Jacques Monod (9 February 1910 – 31 May 1976) was a French biochemist. He won the Nobel Prize in Physiology or Medicine in 1965.
Life and Career
He was born on 9 February 1910, in Paris, France. In October 1928, he enrolled at the Faculty of Sciences at the University of Paris to study the natural sciences. His science degree was earned in 1931 and he started pursuing a Ph.D. at the ‘University of Strasbourg’.
He became an assistant professor of zoology at the faculty of sciences in 1932. From 1932 to 1934, he investigated the evolution of life.
He got a Rockefeller fellowship to study genetics at Caltech in 1936. For a year, he worked in Thomas Hunt Morgan’s lab at Caltech on Drosophila genetics.
During his doctoral studies, he studied bacterial growth on sugar mixtures and described sequentially applying two or more sugars. His term diauxic means two specific bacterial growth phases developing in two sugars that he observed repeatedly. In 1941, he got his Ph.D. in the natural sciences.
He joined the prestigious Pasteur Institute of France as Lab Director for Andre Lwoff’s department. He became the director of the “Cell Biochemistry Department” in 1954.
In 1958 Monod, Jacob, and Arthur Beck Pardee did an experiment that became famous as the PaJaMo. As a result of this experiment and later research, scientists discovered that protein synthesis can start almost instantly as a gene enters an E. coli cell.
In 1959, he became a Professor of Chemistry at the University of Paris.
In 1961, Monod and Jacob worked on genetic data transfer and the control pathways that control macromolecule synthesis in bacteria. Those experiments led to the discovery of messenger RNA (mRNA), another species of RNA.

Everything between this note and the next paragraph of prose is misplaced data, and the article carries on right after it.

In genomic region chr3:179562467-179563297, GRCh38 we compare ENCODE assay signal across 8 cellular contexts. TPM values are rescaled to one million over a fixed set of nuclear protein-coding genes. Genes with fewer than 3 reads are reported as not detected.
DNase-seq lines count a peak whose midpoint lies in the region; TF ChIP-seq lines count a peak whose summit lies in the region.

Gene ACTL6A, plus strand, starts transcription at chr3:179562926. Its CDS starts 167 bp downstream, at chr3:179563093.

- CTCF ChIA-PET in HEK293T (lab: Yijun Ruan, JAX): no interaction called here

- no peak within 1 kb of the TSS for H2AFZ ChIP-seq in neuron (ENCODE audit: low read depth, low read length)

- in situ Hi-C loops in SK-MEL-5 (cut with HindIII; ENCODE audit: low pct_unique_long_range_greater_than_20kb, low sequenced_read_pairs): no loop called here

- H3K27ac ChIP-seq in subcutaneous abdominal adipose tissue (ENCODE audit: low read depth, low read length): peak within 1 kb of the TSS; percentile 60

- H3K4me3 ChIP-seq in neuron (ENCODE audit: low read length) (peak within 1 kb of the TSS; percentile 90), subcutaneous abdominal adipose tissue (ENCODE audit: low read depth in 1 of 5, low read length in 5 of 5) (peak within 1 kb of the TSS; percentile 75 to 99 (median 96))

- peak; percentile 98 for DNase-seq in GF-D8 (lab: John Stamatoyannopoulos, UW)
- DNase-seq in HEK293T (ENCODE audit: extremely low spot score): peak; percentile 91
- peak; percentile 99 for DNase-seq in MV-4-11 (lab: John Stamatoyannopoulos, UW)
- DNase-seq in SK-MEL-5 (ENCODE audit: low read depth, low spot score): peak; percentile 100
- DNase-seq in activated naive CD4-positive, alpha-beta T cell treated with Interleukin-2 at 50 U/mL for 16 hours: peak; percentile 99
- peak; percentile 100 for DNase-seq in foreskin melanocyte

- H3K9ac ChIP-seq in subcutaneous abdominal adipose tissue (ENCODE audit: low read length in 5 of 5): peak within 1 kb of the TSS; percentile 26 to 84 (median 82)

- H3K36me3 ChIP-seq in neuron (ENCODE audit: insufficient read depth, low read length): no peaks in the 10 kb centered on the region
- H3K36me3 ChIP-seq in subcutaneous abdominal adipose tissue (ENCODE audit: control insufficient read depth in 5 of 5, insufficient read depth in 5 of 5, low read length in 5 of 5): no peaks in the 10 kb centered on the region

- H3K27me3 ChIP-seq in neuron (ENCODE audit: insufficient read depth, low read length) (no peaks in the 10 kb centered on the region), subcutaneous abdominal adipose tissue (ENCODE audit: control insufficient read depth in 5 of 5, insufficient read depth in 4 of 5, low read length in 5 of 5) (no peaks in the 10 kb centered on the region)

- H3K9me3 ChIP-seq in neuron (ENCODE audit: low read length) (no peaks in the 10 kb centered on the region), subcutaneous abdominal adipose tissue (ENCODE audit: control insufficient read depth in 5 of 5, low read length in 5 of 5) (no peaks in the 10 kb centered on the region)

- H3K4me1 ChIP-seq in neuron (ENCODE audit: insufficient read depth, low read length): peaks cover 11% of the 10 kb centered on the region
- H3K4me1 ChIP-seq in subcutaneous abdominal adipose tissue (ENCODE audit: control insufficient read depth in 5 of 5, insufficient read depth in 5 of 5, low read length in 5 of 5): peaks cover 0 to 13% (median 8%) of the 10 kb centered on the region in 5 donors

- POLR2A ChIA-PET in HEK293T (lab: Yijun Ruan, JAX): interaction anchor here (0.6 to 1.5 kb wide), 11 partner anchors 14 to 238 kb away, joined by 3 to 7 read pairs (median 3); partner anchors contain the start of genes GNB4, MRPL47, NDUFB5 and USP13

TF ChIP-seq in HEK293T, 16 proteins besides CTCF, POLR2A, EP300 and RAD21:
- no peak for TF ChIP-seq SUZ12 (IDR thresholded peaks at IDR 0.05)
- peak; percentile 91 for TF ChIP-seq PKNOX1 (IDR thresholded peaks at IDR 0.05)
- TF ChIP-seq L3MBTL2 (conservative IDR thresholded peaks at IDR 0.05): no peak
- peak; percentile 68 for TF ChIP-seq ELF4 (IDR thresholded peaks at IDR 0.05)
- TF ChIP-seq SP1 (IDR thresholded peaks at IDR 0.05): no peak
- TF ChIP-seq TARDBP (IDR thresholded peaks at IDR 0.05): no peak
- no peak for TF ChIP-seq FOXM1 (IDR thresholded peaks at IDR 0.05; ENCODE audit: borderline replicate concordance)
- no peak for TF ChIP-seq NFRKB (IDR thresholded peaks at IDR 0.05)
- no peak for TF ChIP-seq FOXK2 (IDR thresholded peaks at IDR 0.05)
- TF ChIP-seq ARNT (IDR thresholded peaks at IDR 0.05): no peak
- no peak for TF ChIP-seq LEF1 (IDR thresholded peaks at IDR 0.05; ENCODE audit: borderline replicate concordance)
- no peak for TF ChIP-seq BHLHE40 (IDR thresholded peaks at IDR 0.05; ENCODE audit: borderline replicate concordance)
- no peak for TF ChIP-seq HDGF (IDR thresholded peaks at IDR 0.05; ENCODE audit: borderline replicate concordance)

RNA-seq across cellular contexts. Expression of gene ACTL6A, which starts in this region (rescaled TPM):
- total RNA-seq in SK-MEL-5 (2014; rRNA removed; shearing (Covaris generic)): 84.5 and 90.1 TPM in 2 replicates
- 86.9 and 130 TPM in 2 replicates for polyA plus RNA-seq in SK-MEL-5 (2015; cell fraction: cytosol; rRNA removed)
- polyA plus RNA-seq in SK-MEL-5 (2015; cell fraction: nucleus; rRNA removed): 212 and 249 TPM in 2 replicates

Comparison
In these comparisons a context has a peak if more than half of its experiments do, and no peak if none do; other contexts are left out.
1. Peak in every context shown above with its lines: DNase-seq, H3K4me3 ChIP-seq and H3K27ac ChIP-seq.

Among their many achievements, Jacob and Monod developed the Lac operon in E. coli that encodes a protein for transferring lactose and breaking it down. Their model explained how some proteins are controlled in the cell. Based on their model, protein development is restricted when a DNA- or RNA-binding protein, or a repressor, encoded by a regulatory gene, binds to a segment of DNA.
They found that regulator genes control structural genes’ activities.
He became a professor at the ‘Collège de France in 1967.
He became director of the Pasteur Institute in 1971 after joining the institute in 1945.
He wrote a book called ‘Chance and Necessity: Essay on the Natural Philosophy of Modern Biology’ about the evolution of life he saw as a result of natural processes.
He died on 31 May 1976 in Cannes, France.
In 1965, he got the Nobel Prize in Physiology or Medicine with François Jacob and Andre Lwoff.